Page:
I use them all the time. They are very pricey, but worth it after you get used to them. The price also causes one to be very careful and take care of needles. For those, you use a small, folded piece of very fine sand paper to clean and sharpen them.
    To make threads easier to pass through the eye, I dampen my index finger, then stroke the strands together. Works for silk.
    Thanks for the great pics, Mary.

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  9. I’ve had problems with the eyes of my needles catching/tearing/snarling the rayon threads I use. To fix that (and any rust that might occur, yes I lick my threads too) I load up some quilting thread with Dremel polishing compound and pull it through until it all seems smooth.

    It’s not as nice as the handmade needles, but I save money buying machine made needles and then polishing them myself.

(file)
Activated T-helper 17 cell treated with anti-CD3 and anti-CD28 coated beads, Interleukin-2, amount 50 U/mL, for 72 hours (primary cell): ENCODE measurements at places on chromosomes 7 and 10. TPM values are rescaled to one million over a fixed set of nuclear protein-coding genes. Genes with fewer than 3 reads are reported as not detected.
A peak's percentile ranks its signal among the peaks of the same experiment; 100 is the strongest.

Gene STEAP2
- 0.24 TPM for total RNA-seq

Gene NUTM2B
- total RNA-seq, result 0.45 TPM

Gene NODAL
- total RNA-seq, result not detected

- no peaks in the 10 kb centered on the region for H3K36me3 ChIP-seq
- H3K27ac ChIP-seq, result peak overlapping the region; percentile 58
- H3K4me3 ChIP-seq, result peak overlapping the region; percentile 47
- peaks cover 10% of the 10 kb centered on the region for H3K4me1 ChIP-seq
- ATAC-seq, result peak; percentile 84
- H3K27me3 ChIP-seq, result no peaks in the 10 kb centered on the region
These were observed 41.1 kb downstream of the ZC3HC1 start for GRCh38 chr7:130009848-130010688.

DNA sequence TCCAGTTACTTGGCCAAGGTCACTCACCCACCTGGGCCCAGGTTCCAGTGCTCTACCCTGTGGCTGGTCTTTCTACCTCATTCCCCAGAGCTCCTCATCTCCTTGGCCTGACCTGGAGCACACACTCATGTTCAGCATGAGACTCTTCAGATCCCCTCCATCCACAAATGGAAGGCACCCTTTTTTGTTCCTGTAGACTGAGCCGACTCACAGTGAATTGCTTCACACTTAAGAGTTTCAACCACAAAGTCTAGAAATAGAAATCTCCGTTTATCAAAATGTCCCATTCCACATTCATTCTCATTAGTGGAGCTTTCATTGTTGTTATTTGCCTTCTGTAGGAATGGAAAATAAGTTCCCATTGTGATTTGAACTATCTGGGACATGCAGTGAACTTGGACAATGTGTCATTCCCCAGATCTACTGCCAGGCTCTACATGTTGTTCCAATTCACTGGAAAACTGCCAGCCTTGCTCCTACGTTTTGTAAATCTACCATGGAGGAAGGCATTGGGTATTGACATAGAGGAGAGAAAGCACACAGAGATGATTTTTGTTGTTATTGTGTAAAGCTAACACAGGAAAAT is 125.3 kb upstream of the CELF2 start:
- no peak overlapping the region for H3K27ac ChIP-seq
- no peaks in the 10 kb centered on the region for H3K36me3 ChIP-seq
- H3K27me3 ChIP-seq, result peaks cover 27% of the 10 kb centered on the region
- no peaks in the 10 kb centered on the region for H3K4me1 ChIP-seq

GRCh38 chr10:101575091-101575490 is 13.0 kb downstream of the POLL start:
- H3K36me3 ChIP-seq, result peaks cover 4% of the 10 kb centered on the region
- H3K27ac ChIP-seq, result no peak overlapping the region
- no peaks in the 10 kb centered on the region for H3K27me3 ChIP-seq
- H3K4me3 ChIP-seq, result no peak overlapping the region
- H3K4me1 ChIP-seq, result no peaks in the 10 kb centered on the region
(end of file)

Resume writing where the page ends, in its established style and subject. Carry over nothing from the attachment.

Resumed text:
And like Therese, I *really* need to find a way to organize my needles so I can figure out what size they are.

    Here’s a link to the dremel compound, I buy mine at the hardware store…
    http://www3.towerhobbies.com/cgi-bin/WTI0001P?I=LXC606&P=8

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  10. I’m a licker too! And I agree about the chapstick, it really does work beautifully. I’ve never had a problem with rusted eyes from licking, so I’ll continue. I finally bought a cute strawberry kit that came with emery, so I’ll start keeping needles in it.